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The genesis of a Palestinian medical boycott

While the decision to stop new Palestinian referrals to Israeli hospitals will save the government $100 million a year, the call was a middle-ground agreement and will not be easy on the most vulnerable.
General view of the Augusta Victoria hospital in East Jerusalem September 10, 2018. REUTERS/ Ammar Awad - RC1E18363520

When it became clear that President Mahmoud Abbas would choose him to be the eighth Palestinian prime minister, Mohammad Shtayyeh huddled around him some of the top Palestinian economists and political experts to plan how to deal with the looming financial crisis. “We all know the depth of the financial crisis, and we are familiar with the various options that are available,” said a source who huddled with Shtayyeh and asked not to be identified.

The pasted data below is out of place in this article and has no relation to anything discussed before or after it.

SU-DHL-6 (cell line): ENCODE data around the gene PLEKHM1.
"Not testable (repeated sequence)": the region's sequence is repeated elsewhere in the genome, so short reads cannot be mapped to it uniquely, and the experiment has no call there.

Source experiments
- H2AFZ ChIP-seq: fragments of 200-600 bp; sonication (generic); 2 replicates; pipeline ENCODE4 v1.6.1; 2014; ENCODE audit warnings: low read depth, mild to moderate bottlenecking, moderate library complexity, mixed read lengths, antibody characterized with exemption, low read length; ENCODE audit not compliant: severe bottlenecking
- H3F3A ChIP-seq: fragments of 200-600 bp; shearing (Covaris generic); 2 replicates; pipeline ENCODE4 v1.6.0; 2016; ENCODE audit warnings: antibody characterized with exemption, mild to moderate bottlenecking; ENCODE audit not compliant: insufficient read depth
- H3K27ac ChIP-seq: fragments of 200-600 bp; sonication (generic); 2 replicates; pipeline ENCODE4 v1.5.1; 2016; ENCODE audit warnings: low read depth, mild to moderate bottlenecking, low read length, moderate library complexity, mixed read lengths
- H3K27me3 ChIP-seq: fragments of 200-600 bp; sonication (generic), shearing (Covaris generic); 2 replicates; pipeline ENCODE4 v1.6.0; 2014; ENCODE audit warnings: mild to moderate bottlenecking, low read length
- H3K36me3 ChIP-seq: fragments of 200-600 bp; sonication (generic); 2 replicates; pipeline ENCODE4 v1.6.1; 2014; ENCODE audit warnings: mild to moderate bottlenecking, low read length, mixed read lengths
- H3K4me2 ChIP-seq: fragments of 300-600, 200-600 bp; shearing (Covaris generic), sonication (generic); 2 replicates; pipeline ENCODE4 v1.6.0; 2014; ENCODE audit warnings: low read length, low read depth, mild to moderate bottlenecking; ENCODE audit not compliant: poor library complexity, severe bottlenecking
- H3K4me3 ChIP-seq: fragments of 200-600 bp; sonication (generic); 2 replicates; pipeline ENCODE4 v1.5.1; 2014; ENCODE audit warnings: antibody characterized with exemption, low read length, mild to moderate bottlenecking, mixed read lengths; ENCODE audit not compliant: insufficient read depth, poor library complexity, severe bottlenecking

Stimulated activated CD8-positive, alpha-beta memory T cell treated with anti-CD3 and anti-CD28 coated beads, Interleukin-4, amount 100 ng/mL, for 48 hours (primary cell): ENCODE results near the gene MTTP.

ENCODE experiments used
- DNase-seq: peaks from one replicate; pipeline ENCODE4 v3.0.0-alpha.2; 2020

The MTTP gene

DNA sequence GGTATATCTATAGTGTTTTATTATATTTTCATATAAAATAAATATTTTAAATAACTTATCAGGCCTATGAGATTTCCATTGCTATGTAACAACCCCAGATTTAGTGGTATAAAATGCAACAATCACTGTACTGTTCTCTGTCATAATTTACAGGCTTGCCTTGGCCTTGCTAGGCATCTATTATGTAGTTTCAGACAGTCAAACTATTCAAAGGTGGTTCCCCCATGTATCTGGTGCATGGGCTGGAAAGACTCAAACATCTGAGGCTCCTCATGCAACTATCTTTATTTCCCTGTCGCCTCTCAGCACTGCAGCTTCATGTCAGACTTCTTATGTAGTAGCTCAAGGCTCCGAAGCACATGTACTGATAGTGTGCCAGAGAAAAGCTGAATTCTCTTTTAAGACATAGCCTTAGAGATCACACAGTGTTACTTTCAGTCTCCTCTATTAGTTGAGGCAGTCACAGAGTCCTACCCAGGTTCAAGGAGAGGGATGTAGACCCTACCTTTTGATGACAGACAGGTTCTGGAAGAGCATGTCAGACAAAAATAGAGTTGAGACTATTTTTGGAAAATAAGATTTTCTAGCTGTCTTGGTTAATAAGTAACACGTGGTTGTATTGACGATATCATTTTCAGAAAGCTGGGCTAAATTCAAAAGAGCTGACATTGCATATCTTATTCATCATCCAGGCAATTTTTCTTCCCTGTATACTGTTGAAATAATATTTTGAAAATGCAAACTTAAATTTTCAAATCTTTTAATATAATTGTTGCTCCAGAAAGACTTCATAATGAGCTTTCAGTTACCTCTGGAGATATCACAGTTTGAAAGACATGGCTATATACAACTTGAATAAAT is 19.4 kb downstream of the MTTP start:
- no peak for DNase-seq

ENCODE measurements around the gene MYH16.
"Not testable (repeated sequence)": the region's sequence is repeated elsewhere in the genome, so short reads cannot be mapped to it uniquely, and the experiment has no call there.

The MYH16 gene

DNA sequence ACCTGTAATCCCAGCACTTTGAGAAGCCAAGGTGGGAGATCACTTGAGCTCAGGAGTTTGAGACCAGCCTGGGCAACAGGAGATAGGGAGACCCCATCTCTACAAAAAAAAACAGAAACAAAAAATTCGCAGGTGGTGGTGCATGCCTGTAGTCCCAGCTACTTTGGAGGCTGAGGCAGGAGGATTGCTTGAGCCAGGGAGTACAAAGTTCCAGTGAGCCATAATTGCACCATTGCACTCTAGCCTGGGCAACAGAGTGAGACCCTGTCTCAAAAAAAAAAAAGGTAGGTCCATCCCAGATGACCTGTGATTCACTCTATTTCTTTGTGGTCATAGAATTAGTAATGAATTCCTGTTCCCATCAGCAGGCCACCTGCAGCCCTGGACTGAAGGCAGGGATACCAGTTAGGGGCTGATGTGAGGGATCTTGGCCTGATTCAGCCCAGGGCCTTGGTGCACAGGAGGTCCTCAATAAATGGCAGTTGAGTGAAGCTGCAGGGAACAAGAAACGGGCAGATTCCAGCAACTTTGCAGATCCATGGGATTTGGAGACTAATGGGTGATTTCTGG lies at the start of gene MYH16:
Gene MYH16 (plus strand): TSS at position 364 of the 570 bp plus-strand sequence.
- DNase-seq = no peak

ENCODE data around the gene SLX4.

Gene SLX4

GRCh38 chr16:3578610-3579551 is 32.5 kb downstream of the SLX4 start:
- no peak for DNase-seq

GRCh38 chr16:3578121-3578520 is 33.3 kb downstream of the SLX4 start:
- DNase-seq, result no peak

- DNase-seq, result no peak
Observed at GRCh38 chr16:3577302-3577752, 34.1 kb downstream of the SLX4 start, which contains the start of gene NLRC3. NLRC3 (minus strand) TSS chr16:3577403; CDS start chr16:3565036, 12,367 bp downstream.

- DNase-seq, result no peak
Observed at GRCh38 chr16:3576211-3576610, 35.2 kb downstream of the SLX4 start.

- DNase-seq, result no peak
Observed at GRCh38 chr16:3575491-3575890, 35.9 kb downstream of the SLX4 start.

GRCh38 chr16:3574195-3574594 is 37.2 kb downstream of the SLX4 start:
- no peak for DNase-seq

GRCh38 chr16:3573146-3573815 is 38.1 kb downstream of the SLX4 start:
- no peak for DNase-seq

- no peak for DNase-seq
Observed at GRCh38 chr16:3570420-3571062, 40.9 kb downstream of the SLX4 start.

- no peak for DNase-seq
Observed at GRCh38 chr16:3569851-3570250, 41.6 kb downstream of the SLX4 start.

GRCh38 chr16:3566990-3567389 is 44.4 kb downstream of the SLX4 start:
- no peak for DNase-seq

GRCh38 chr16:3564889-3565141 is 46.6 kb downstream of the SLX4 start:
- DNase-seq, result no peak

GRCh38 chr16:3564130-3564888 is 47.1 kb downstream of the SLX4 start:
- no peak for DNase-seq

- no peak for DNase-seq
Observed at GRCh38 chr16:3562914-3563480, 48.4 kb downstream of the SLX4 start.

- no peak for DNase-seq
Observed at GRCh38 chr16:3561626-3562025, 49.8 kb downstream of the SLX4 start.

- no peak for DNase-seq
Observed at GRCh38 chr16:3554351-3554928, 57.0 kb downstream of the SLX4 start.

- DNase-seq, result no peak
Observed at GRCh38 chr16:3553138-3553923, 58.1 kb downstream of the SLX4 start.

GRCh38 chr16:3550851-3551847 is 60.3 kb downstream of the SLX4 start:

“The choices ranged from a call for a total boycott of Israeli products and a call on Palestinians not to work in Israel, to acquiescing to Israeli and American dictates,” said the source, a businessman who was active in the first intifada. “In the end, a middle of the road decision was taken: An immediate end of referrals to Israeli hospitals will be instituted, while the more radical decision of boycotting Israeli products and worker no-shows would be postponed till later,” he added.

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